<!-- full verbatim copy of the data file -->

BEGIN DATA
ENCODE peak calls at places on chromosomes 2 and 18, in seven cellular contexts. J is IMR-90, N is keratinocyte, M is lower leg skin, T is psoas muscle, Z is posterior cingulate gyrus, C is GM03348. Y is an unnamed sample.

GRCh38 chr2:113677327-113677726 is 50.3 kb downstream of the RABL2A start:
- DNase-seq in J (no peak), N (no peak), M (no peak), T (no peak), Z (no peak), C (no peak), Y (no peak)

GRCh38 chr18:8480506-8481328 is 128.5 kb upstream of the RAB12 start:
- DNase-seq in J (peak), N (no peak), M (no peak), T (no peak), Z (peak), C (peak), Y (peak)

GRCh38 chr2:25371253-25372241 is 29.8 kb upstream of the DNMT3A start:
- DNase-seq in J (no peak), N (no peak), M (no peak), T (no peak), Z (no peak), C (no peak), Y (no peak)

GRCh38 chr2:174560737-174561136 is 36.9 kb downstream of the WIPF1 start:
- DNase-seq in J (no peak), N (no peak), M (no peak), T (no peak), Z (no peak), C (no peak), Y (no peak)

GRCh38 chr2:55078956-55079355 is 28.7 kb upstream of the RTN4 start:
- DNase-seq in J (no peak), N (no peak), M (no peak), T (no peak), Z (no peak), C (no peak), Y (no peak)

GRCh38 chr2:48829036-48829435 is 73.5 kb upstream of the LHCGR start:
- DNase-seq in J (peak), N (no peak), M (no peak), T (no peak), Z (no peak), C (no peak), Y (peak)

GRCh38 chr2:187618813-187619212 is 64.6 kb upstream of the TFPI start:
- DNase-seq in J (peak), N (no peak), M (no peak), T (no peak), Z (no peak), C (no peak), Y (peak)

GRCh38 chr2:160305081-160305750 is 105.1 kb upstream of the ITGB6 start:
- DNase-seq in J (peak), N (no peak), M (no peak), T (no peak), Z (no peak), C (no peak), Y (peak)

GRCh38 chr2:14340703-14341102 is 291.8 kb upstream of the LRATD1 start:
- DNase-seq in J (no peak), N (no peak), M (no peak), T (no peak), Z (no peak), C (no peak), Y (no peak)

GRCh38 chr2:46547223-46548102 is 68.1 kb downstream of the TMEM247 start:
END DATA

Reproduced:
ENCODE peak calls at places on chromosomes 2 and 18, in seven cellular contexts. J is IMR-90, N is keratinocyte, M is lower leg skin, T is psoas muscle, Z is posterior cingulate gyrus, C is GM03348. Y is an unnamed sample.

GRCh38 chr2:113677327-113677726 is 50.3 kb downstream of the RABL2A start:
- DNase-seq in J (no peak), N (no peak), M (no peak), T (no peak), Z (no peak), C (no peak), Y (no peak)

GRCh38 chr18:8480506-8481328 is 128.5 kb upstream of the RAB12 start:
- DNase-seq in J (peak), N (no peak), M (no peak), T (no peak), Z (peak), C (peak), Y (peak)

GRCh38 chr2:25371253-25372241 is 29.8 kb upstream of the DNMT3A start:
- DNase-seq in J (no peak), N (no peak), M (no peak), T (no peak), Z (no peak), C (no peak), Y (no peak)

GRCh38 chr2:174560737-174561136 is 36.9 kb downstream of the WIPF1 start:
- DNase-seq in J (no peak), N (no peak), M (no peak), T (no peak), Z (no peak), C (no peak), Y (no peak)

GRCh38 chr2:55078956-55079355 is 28.7 kb upstream of the RTN4 start:
- DNase-seq in J (no peak), N (no peak), M (no peak), T (no peak), Z (no peak), C (no peak), Y (no peak)

GRCh38 chr2:48829036-48829435 is 73.5 kb upstream of the LHCGR start:
- DNase-seq in J (peak), N (no peak), M (no peak), T (no peak), Z (no peak), C (no peak), Y (peak)

GRCh38 chr2:187618813-187619212 is 64.6 kb upstream of the TFPI start:
- DNase-seq in J (peak), N (no peak), M (no peak), T (no peak), Z (no peak), C (no peak), Y (peak)

GRCh38 chr2:160305081-160305750 is 105.1 kb upstream of the ITGB6 start:
- DNase-seq in J (peak), N (no peak), M (no peak), T (no peak), Z (no peak), C (no peak), Y (peak)

GRCh38 chr2:14340703-14341102 is 291.8 kb upstream of the LRATD1 start:
- DNase-seq in J (no peak), N (no peak), M (no peak), T (no peak), Z (no peak), C (no peak), Y (no peak)

GRCh38 chr2:46547223-46548102 is 68.1 kb downstream of the TMEM247 start: